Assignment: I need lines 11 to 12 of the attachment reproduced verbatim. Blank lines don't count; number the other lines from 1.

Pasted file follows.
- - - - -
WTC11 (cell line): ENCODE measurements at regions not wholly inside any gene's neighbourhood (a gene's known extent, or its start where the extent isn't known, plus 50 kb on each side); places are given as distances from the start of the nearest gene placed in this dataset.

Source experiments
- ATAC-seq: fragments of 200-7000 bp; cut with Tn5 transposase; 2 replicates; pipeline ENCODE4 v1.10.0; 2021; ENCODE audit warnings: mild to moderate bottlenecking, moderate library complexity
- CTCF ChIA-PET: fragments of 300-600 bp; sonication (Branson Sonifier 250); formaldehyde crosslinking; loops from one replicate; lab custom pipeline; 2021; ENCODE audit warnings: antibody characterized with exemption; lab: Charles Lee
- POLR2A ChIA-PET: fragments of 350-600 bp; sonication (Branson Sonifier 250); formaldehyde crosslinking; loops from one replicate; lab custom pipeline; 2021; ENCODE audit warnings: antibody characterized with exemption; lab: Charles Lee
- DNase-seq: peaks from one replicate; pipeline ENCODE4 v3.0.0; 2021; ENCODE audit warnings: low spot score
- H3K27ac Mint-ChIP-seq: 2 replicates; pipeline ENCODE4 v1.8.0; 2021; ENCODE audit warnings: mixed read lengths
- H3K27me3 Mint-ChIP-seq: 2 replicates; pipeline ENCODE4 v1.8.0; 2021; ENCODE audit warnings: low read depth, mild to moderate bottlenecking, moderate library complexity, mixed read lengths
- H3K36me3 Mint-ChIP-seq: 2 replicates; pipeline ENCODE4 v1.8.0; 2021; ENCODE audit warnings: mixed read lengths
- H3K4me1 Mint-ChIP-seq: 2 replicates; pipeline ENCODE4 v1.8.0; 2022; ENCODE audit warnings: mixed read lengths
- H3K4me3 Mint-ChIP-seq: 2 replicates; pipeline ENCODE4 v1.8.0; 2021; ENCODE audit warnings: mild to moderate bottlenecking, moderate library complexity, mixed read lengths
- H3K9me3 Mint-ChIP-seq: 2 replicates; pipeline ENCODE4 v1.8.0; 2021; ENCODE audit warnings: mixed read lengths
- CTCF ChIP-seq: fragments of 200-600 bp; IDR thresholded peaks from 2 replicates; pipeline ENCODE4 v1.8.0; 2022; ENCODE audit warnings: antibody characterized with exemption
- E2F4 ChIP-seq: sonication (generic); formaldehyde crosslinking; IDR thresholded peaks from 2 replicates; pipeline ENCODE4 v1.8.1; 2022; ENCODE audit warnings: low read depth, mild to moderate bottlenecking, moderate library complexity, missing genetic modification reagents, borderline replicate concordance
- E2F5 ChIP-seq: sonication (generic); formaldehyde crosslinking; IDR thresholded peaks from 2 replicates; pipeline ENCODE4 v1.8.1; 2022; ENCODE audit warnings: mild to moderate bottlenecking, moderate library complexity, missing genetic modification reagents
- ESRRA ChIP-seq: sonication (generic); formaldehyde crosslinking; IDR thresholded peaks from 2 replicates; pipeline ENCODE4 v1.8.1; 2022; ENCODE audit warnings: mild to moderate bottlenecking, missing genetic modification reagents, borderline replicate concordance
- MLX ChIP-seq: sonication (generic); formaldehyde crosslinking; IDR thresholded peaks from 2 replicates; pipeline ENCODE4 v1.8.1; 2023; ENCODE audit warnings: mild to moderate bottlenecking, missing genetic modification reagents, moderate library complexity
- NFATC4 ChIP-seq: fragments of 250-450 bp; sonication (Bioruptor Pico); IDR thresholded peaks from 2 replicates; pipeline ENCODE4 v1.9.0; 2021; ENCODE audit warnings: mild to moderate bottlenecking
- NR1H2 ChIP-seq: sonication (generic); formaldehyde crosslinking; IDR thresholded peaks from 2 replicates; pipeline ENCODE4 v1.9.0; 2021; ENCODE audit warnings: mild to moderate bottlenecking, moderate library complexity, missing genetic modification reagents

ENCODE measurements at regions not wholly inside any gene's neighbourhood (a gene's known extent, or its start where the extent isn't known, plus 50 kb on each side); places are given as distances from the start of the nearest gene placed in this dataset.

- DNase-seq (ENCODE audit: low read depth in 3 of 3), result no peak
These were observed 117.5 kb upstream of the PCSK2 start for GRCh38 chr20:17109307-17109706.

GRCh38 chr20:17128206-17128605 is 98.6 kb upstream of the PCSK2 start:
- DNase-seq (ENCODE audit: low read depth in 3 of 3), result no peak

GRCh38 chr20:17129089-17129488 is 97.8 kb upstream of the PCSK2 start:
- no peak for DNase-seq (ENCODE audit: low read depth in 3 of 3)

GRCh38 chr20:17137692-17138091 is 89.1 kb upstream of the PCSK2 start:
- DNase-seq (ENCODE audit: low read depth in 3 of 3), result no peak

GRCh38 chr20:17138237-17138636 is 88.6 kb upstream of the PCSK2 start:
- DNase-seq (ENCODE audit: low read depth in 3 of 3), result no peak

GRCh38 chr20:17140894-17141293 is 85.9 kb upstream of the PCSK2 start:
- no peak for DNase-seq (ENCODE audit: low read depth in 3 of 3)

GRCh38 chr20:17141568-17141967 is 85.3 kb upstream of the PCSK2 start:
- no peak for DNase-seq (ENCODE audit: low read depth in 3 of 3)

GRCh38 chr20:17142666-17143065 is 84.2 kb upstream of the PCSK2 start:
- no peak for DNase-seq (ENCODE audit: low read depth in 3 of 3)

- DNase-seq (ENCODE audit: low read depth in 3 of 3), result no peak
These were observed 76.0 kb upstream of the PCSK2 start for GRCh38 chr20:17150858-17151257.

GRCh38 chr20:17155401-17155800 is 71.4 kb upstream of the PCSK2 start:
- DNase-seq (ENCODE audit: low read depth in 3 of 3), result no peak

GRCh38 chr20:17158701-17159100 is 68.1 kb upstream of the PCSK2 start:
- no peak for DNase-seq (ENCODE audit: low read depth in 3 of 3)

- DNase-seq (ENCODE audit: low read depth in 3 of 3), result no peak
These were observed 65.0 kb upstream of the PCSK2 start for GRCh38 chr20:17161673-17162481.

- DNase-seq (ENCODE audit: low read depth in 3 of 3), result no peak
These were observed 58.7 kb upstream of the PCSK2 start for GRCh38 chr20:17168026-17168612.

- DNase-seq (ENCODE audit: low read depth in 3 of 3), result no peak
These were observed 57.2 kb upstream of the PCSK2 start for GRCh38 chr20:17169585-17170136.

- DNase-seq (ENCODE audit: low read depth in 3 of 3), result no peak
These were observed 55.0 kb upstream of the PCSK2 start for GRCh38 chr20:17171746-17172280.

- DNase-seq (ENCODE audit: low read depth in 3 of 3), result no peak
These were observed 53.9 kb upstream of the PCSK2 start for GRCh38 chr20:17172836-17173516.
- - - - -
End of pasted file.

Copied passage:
- H3K4me3 Mint-ChIP-seq: 2 replicates; pipeline ENCODE4 v1.8.0; 2021; ENCODE audit warnings: mild to moderate bottlenecking, moderate library complexity, mixed read lengths
- H3K9me3 Mint-ChIP-seq: 2 replicates; pipeline ENCODE4 v1.8.0; 2021; ENCODE audit warnings: mixed read lengths